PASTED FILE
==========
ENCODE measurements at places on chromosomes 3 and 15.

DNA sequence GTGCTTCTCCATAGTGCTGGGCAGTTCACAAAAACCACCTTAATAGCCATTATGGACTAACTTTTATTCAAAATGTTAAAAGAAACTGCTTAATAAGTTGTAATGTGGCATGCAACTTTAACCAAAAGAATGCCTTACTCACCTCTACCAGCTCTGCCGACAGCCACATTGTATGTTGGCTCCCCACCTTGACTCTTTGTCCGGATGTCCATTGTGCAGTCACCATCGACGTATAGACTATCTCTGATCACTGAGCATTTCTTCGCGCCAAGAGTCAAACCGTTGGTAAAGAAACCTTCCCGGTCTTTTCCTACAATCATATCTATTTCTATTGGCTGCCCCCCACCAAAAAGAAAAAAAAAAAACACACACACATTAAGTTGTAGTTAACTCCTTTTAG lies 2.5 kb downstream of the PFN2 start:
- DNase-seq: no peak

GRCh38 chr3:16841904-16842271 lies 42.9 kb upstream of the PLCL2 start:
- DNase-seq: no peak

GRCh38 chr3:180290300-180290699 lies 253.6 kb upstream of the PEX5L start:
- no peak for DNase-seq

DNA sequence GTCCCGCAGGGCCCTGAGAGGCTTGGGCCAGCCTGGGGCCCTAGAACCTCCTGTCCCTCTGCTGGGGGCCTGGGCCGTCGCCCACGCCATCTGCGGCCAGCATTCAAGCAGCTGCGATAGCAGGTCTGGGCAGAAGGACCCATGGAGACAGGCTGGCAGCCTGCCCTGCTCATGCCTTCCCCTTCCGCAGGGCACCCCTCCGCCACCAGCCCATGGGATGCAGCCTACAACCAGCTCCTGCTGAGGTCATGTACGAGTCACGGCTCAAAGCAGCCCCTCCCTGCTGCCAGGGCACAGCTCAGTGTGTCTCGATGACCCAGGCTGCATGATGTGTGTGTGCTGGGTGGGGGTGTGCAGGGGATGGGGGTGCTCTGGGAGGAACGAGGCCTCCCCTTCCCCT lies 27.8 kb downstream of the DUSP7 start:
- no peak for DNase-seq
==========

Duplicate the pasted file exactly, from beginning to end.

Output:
ENCODE measurements at places on chromosomes 3 and 15.

DNA sequence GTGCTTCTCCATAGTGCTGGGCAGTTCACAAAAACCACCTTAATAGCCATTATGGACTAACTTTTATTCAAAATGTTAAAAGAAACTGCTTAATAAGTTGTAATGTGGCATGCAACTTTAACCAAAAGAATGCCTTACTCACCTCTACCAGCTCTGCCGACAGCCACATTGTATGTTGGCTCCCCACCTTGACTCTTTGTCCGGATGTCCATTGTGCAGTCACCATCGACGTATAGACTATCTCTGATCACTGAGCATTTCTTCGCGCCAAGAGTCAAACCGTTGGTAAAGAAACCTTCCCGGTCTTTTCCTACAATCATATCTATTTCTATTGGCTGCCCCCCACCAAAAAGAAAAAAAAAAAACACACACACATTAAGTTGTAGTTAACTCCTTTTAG lies 2.5 kb downstream of the PFN2 start:
- DNase-seq: no peak

GRCh38 chr3:16841904-16842271 lies 42.9 kb upstream of the PLCL2 start:
- DNase-seq: no peak

GRCh38 chr3:180290300-180290699 lies 253.6 kb upstream of the PEX5L start:
- no peak for DNase-seq

DNA sequence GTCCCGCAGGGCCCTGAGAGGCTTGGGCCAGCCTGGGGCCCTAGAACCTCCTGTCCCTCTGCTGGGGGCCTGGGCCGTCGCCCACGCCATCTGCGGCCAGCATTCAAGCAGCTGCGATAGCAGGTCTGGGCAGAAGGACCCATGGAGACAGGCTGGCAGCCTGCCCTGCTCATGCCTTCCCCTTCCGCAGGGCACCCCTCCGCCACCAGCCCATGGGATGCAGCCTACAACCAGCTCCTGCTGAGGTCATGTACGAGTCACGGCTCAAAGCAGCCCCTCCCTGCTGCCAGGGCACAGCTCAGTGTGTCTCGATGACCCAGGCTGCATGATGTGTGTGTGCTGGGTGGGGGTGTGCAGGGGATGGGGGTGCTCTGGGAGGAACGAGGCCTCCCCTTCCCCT lies 27.8 kb downstream of the DUSP7 start:
- no peak for DNase-seq